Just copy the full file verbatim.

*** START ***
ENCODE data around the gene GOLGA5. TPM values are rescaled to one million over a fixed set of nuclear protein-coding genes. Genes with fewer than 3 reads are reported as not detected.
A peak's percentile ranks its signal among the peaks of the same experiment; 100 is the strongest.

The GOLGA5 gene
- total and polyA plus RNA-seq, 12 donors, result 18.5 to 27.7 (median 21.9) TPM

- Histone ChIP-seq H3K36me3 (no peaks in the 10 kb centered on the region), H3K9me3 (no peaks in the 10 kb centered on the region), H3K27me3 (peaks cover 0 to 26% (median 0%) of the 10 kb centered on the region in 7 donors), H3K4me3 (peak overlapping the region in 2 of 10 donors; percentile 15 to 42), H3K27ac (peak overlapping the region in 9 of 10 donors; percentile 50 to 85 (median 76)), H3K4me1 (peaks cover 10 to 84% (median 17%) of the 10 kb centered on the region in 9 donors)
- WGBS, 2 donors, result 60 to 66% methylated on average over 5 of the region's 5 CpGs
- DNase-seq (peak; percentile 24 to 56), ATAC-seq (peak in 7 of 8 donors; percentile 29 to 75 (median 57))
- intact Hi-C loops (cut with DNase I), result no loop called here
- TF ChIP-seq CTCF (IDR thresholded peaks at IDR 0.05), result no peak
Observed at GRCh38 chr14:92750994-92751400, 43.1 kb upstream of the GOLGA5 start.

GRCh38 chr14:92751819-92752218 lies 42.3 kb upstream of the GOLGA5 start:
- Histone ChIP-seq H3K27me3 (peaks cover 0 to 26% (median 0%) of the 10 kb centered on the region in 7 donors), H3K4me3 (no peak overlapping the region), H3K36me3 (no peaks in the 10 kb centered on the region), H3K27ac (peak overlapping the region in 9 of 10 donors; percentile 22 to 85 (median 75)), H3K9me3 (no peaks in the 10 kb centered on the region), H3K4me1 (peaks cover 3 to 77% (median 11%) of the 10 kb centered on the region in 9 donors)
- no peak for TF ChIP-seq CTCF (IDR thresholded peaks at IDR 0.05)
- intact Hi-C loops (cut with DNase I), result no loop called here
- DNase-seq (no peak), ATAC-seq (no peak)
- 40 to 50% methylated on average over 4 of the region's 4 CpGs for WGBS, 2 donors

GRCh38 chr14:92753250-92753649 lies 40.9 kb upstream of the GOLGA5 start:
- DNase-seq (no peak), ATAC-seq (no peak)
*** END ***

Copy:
ENCODE data around the gene GOLGA5. TPM values are rescaled to one million over a fixed set of nuclear protein-coding genes. Genes with fewer than 3 reads are reported as not detected.
A peak's percentile ranks its signal among the peaks of the same experiment; 100 is the strongest.

The GOLGA5 gene
- total and polyA plus RNA-seq, 12 donors, result 18.5 to 27.7 (median 21.9) TPM

- Histone ChIP-seq H3K36me3 (no peaks in the 10 kb centered on the region), H3K9me3 (no peaks in the 10 kb centered on the region), H3K27me3 (peaks cover 0 to 26% (median 0%) of the 10 kb centered on the region in 7 donors), H3K4me3 (peak overlapping the region in 2 of 10 donors; percentile 15 to 42), H3K27ac (peak overlapping the region in 9 of 10 donors; percentile 50 to 85 (median 76)), H3K4me1 (peaks cover 10 to 84% (median 17%) of the 10 kb centered on the region in 9 donors)
- WGBS, 2 donors, result 60 to 66% methylated on average over 5 of the region's 5 CpGs
- DNase-seq (peak; percentile 24 to 56), ATAC-seq (peak in 7 of 8 donors; percentile 29 to 75 (median 57))
- intact Hi-C loops (cut with DNase I), result no loop called here
- TF ChIP-seq CTCF (IDR thresholded peaks at IDR 0.05), result no peak
Observed at GRCh38 chr14:92750994-92751400, 43.1 kb upstream of the GOLGA5 start.

GRCh38 chr14:92751819-92752218 lies 42.3 kb upstream of the GOLGA5 start:
- Histone ChIP-seq H3K27me3 (peaks cover 0 to 26% (median 0%) of the 10 kb centered on the region in 7 donors), H3K4me3 (no peak overlapping the region), H3K36me3 (no peaks in the 10 kb centered on the region), H3K27ac (peak overlapping the region in 9 of 10 donors; percentile 22 to 85 (median 75)), H3K9me3 (no peaks in the 10 kb centered on the region), H3K4me1 (peaks cover 3 to 77% (median 11%) of the 10 kb centered on the region in 9 donors)
- no peak for TF ChIP-seq CTCF (IDR thresholded peaks at IDR 0.05)
- intact Hi-C loops (cut with DNase I), result no loop called here
- DNase-seq (no peak), ATAC-seq (no peak)
- 40 to 50% methylated on average over 4 of the region's 4 CpGs for WGBS, 2 donors

GRCh38 chr14:92753250-92753649 lies 40.9 kb upstream of the GOLGA5 start:
- DNase-seq (no peak), ATAC-seq (no peak)